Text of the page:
Professor James H.-Y. Tai of National Chung Cheng University who loves life and cares about public interests, helps people with his on-going donation for more than 20 yearsPublished on Jun 24 2019
James H.-Y. Tai, Professor at the Graduate Institute of Linguistics of the National Chung Cheng University (CCU) was born and grew up in Lukang, a rustic town in Taiwan. He always has a smile in glowing spirits on his face and moves as fit as a fiddle. None can easily tell that Professor Tai is actually in his 78th of age this year. He has inherited a strong sense of social responsibility, and has started donating money for good causes 20 years ago and has been doing so from then on. Some of those greatest causes are particularly worth being remembered as describing below. In addition to the set-up of a scholarship to commemorate his parents and to support CCU students in financial difficulty, Prof. Tai also offered one million NTD to help establish the Taiwan Center for Sign Linguistics on CCU campus and consequentially led a team of linguists and specialists to construct the first Taiwan Sign Language (TSL) online dictionary and its reference grammar, promoting TSL linguistics research onto the international stage.
"I learned how to treat people with difficulties from my parents." Prof. Tai recalled in an interview. In those days, his father was a doctor in Lukang and mother was a midwife. To his memory, there were always people queuing outside their home waiting to see the doctor. The World War II was just ended, Tai’s parents saw many people around them suffering from straitened conditions, therefore often offered the services straight away regardless if the patients could afford to pay or not. At that time, his father had already shown his interest on public health. When he treated patients, he would make records of which villages the patients came from, then carefully analyzed how the epidemic disease was distributing in each village around Lukang rural areas.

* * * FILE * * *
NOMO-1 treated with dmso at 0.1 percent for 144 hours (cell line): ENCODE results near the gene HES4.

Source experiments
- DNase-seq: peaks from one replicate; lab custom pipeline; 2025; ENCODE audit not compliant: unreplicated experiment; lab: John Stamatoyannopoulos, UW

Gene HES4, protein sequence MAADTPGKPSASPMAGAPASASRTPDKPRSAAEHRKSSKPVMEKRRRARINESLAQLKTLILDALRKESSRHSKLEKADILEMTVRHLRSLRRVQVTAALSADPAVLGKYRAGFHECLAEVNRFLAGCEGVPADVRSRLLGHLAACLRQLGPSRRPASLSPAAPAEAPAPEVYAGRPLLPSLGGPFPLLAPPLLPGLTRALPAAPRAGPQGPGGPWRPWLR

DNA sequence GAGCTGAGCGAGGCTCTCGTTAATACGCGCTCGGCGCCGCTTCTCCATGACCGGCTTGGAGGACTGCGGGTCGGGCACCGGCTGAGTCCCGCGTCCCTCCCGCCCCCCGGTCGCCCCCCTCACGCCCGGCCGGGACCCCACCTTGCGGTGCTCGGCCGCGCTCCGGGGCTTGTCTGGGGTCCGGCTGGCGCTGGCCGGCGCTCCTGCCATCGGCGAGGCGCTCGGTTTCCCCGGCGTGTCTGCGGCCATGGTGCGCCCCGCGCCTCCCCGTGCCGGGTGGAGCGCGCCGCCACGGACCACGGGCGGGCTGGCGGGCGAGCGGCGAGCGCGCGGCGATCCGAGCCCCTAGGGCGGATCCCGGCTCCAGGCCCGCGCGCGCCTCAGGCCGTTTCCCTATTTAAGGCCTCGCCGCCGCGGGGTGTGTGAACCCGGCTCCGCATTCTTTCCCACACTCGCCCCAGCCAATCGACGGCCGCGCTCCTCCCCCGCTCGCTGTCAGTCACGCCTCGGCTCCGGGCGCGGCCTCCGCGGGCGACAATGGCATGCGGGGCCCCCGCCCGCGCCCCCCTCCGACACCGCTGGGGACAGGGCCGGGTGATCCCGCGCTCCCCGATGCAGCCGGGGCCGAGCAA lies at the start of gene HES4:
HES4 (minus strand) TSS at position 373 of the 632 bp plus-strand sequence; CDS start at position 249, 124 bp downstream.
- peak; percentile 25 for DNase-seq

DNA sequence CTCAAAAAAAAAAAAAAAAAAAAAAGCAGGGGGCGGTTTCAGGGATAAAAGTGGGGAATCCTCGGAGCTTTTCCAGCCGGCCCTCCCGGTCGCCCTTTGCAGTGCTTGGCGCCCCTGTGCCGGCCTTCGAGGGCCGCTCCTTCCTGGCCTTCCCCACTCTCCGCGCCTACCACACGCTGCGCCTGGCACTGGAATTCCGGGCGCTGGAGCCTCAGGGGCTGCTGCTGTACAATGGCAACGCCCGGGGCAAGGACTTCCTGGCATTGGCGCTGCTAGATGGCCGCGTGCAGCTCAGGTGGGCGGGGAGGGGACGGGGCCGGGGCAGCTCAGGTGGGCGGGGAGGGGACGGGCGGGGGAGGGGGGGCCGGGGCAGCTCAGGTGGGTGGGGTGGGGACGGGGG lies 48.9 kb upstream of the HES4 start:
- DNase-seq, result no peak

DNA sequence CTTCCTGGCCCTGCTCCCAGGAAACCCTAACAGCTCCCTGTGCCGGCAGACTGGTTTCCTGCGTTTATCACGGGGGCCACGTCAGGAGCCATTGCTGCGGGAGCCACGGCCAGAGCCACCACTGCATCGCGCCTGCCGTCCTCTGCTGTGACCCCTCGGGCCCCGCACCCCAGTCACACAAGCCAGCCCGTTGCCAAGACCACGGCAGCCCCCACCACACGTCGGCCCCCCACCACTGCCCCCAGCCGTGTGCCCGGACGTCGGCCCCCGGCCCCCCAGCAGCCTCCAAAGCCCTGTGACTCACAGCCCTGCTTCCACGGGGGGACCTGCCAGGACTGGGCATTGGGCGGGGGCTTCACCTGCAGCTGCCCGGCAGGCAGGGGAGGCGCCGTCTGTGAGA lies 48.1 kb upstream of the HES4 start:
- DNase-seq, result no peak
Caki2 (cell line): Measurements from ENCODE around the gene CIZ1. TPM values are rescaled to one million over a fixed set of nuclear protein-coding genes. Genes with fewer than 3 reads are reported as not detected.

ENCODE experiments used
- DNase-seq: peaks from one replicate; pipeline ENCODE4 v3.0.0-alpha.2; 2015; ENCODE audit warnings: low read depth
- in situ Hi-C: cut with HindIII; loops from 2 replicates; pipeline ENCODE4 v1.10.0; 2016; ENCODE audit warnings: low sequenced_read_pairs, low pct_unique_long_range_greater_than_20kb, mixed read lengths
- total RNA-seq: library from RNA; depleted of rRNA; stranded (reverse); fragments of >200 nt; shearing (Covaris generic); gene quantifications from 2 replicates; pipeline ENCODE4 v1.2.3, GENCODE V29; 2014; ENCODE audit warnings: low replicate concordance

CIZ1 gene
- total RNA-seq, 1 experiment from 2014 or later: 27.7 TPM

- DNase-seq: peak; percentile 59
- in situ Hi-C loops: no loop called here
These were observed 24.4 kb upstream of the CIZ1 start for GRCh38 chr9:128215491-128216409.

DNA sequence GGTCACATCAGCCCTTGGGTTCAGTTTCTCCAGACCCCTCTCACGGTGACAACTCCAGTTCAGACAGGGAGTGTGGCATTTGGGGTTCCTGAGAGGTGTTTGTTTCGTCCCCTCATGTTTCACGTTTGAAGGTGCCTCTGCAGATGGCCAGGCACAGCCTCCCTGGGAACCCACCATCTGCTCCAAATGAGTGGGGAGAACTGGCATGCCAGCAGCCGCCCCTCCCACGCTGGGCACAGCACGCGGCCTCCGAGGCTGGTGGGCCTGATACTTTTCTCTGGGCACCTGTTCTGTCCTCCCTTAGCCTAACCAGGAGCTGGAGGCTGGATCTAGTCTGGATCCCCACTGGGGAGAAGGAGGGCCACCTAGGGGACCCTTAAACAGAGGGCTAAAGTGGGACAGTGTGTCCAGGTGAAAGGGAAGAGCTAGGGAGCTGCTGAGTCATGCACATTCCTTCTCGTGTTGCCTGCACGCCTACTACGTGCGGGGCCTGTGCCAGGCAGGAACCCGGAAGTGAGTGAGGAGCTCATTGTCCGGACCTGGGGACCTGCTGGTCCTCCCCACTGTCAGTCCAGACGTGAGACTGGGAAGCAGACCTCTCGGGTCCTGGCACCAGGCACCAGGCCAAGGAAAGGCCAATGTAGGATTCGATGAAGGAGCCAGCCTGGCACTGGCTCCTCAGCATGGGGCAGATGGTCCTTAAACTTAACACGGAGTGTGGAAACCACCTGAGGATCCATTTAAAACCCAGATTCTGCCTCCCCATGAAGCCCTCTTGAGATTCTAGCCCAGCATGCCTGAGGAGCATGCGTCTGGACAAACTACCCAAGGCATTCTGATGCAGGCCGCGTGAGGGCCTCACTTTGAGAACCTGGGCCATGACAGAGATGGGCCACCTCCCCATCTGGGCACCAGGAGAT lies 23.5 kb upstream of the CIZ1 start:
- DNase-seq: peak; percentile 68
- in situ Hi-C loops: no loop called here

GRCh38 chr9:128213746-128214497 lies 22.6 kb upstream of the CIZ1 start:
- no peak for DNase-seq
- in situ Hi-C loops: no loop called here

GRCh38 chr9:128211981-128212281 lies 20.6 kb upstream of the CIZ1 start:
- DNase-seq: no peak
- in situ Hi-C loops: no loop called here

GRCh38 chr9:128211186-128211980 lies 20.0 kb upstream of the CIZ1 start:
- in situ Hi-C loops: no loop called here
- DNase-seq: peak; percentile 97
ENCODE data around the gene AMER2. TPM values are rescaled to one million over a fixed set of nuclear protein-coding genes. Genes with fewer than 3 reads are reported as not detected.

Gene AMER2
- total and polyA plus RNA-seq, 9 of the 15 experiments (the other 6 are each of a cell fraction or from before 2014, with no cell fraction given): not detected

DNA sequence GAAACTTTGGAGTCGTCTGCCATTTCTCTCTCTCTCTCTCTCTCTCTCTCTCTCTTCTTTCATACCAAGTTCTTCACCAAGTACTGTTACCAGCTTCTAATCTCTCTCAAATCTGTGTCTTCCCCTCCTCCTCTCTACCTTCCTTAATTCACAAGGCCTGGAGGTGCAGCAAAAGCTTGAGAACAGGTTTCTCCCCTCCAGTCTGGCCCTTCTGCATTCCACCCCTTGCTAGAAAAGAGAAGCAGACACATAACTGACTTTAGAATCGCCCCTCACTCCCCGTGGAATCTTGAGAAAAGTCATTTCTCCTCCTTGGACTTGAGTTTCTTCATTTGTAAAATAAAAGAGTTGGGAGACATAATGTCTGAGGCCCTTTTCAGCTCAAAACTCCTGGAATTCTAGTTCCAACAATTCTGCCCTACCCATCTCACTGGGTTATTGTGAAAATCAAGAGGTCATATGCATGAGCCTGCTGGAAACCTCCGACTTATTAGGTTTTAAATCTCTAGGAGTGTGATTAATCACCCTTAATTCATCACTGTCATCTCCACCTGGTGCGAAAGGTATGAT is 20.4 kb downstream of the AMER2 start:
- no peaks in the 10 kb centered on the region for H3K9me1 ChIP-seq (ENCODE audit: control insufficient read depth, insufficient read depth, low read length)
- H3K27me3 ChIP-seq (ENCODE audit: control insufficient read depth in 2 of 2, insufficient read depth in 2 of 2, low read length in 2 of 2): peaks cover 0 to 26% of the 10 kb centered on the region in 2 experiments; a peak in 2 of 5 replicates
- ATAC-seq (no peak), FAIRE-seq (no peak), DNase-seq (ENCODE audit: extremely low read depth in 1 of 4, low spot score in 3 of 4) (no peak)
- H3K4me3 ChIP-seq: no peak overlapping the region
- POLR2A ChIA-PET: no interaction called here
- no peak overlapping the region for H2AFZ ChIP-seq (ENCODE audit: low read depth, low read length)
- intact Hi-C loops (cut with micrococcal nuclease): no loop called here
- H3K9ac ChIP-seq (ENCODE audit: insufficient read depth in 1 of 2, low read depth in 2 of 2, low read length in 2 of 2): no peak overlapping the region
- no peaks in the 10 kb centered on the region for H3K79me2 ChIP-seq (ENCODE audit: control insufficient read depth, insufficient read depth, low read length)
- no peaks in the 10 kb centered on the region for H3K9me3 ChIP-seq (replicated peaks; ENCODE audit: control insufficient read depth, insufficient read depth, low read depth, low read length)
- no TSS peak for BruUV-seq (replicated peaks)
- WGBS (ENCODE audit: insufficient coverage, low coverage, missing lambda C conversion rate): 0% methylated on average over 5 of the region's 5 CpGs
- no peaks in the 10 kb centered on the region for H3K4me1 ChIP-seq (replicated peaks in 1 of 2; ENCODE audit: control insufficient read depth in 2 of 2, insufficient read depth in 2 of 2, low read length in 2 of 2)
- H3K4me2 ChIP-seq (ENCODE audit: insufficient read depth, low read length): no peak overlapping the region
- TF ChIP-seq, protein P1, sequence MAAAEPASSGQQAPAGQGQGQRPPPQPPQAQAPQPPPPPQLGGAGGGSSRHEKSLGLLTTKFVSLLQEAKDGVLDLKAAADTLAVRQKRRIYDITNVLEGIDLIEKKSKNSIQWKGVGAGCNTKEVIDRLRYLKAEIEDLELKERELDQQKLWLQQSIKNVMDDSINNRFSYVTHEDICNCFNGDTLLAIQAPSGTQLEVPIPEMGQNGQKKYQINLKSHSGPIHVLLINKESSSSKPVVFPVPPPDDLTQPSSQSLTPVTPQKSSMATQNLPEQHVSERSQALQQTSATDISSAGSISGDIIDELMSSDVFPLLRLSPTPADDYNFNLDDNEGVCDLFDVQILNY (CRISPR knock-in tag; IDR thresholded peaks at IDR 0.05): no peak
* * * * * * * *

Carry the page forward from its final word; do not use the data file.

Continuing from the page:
Prof. Tai obtained his Ph.D. in linguistics in the United States then soon started his teaching career as a linguistics professor there until 1995, when he was recruited back to Taiwan to found the Graduate Institute of Linguistics at the then newly established CCU. This position also provided him with the opportunity to look after his mother whom was in a critical health condition at that time. After his parents had passed away, Prof. Tai felt with his parents’ good deeds that had long been exercised during their lifetime, decided to set up a scholarship in memory of his parents for the students with financial difficulty at CCU.
In the 1990s when the Institute of Linguistics was founded at CCU by Tai, most of the linguistic discussions were centered around English teaching and less on the nature of human language itself. To this day, despite of the situation on linguistics research is slightly better than the past, nationwide, only the National Chung Cheng University (CCU), National Taiwan University (NTU), National Chengchi University (NCCU), and National Tsing Hua University (NTHU), have an independent Graduate Institute of Linguistics. Among them, CCU Institute of Linguistics is the only institute which has a focus on Sign Linguistics study. Tai explained that, without deep understanding of spoken and signed languages, linguists are not able to grasp the full picture of natural language of human beings, nor are able to figure out how the cognitive neural system processes languages in our human brain.